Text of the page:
Debt, particularly having a large amount of it, can be both mentally and emotionally draining. Instead of submitting to all the negative feelings that are rushing through your head every time you see that outstanding balance number, there are a few things you can do to help ease your financial worries and maintain a healthy life balance. Here are the methods I try to keep in mind to help me deal with my debt:
Stop comparing your situation to other people’s
It can be difficult to keep feelings of envy at bay when you think you’re the only one in your friend group who suffers from debt. The important thing to remember is that comparing your debt to everyone else’s financial situation A.) won’t make it disappear anytime faster, and B.) doesn’t serve any purpose other than causing you an exorbitant amount of stress. Debt comes in many forms, and just because you have one type of debt doesn’t mean your peers are in any better financial shape.
Continue saving for other goals
When it comes to debt, the light at the end of the tunnel can potentially be so many years into the future, it’s difficult to keep hope alive in the interim. It is said that the anticipation of a trip can oftentimes lead to more happiness than the trip itself; a great way to stay motivated is by adding money to several different savings goals each month to give yourself fun things to look forward to in the short-term.
For example, my bank allows me to have up to 20 differently named savings accounts, and it significantly increases my happiness when I see the amount for “Summer Trips with Friends” and “New Beauty Products” grow little by little.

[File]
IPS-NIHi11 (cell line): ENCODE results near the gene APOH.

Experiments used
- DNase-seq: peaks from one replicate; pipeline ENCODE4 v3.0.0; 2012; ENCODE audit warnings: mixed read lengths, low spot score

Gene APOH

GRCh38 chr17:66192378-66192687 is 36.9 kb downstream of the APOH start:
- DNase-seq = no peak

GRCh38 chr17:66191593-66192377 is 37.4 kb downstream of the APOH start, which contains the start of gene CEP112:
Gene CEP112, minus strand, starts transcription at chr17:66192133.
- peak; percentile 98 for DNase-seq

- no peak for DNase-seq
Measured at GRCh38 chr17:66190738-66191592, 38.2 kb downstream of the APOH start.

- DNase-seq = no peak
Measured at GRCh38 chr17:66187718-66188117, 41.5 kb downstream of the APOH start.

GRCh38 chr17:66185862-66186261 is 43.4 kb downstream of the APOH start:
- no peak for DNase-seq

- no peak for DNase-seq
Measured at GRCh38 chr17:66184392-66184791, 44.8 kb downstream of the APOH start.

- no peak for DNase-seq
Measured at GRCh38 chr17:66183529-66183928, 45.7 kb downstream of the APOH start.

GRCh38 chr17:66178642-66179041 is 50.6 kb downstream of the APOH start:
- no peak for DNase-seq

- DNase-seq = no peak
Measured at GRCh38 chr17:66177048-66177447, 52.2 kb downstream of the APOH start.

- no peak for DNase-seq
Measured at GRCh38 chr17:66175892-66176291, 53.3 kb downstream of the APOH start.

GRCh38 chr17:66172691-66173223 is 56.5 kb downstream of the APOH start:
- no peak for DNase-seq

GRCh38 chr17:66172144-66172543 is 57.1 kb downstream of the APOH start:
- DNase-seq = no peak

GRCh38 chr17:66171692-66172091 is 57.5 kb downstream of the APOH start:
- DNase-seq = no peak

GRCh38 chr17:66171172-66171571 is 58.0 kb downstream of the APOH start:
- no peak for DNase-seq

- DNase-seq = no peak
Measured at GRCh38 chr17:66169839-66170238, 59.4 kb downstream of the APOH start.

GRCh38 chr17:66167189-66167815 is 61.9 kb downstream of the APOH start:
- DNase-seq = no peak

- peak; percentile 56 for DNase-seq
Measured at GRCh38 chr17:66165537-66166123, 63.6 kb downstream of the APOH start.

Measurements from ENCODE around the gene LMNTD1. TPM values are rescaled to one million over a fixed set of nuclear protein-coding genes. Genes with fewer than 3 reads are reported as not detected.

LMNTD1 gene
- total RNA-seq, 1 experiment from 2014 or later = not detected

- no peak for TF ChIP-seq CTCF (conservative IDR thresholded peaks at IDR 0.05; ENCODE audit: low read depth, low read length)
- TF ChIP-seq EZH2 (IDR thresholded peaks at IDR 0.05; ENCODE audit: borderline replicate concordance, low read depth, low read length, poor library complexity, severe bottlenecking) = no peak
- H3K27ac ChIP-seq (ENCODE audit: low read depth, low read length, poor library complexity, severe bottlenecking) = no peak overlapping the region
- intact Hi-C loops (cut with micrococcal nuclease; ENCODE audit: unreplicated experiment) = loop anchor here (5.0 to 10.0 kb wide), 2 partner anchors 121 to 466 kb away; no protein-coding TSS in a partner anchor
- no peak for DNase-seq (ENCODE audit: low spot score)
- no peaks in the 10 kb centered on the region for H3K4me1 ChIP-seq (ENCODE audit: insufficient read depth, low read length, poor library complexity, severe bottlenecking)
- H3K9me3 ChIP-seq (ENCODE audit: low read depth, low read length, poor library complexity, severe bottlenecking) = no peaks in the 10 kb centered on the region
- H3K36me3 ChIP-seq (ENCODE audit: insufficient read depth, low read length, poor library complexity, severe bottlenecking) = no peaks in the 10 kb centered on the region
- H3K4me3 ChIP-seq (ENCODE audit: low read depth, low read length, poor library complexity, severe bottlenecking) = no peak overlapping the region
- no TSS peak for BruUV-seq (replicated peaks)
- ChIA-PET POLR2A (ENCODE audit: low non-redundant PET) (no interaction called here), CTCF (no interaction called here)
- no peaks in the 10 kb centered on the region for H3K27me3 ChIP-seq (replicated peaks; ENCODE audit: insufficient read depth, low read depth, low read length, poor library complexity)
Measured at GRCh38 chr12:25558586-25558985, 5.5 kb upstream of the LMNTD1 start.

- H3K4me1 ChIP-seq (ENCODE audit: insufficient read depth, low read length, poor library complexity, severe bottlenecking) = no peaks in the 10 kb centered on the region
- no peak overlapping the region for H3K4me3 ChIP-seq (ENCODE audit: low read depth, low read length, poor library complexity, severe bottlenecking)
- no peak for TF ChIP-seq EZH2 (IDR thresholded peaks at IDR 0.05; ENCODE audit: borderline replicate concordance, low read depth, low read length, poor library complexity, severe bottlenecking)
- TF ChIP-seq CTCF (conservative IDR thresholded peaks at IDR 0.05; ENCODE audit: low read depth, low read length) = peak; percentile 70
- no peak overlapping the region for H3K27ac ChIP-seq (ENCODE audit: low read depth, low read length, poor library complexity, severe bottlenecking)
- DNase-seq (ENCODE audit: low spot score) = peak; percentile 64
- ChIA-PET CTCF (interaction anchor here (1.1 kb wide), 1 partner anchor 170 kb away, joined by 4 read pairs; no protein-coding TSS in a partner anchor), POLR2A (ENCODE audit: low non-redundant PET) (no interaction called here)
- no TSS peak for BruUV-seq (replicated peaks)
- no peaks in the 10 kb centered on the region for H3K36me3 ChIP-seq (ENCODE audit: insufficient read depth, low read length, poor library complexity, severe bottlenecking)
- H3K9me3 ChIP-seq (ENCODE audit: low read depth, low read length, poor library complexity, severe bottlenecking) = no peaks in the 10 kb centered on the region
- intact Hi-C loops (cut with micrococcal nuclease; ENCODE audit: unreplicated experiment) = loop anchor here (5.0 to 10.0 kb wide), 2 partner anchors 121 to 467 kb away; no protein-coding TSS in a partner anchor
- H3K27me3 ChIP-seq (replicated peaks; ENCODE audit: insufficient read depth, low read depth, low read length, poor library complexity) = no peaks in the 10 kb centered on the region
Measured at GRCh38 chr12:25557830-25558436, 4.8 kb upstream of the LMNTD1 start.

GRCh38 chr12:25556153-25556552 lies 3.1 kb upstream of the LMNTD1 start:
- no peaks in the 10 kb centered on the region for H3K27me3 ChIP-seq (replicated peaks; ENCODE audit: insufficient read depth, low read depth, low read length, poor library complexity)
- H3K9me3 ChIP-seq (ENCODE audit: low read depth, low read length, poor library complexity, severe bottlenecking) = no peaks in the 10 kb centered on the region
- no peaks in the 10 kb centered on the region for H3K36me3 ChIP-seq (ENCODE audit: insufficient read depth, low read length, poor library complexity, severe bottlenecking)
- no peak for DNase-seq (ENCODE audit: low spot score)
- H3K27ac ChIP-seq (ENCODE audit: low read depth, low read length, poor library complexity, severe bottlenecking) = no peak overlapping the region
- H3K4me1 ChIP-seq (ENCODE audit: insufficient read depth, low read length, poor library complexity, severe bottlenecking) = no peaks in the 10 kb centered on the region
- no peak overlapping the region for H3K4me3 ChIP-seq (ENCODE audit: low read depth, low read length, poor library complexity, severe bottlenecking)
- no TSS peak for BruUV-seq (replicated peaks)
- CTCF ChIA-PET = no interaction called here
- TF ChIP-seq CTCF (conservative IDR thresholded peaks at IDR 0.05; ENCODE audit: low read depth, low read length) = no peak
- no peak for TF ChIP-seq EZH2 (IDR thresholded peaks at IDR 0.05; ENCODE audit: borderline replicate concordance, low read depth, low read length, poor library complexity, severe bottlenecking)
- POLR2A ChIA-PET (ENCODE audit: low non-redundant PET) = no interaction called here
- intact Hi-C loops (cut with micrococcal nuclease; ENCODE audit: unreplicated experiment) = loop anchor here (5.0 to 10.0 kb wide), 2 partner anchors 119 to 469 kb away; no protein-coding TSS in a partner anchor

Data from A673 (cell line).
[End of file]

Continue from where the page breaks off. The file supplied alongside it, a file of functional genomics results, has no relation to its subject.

Have free stress-reducing hobbies
Having a substantial amount of debt can definitely take a mental toll. It’s easy to let thoughts of your (seemingly impossible) future financial freedom completely consume you and add even more stress to your day-to-day life. This is why it’s essential to have hobbies to help lower that stress — ideally ones that are free and can be accessed anywhere. Think: meditation, reading, writing, exercise, outdoor sports and exploring new places by foot.
Get a side hustle
This is a piece of advice that I feel is much easier said than done. I feebly attempted to secure the elusive side hustle by applying to a few part-time gigs here and there over the course of my first post-grad year, but when I didn’t land anything I became discouraged and stopped altogether. It wasn’t until I tried much harder to reach out to people in my professional network and continued applying to several things each week that I finally started working on a few side jobs. Now I have a cushion of income each month strictly dedicated to paying off my debt.
Read personal finance blogs
Numerous money and personal finance blogs are out there just waiting for your eyes to feast upon them. I’ve found that regularly reading financial blogs has been beneficial to me personally because they’re a free source of inspiration on how to save money, motivation on how to pay off my debt faster when I read about how others did it, and a reminder that I am not alone in my journey to get rid of debt as quickly as possible. My favorite finance blog is The Financial Diet, which also regularly features lists of other financial articles around the internet that I’ve found fun to read as well.
Originally published on September 8, 2017.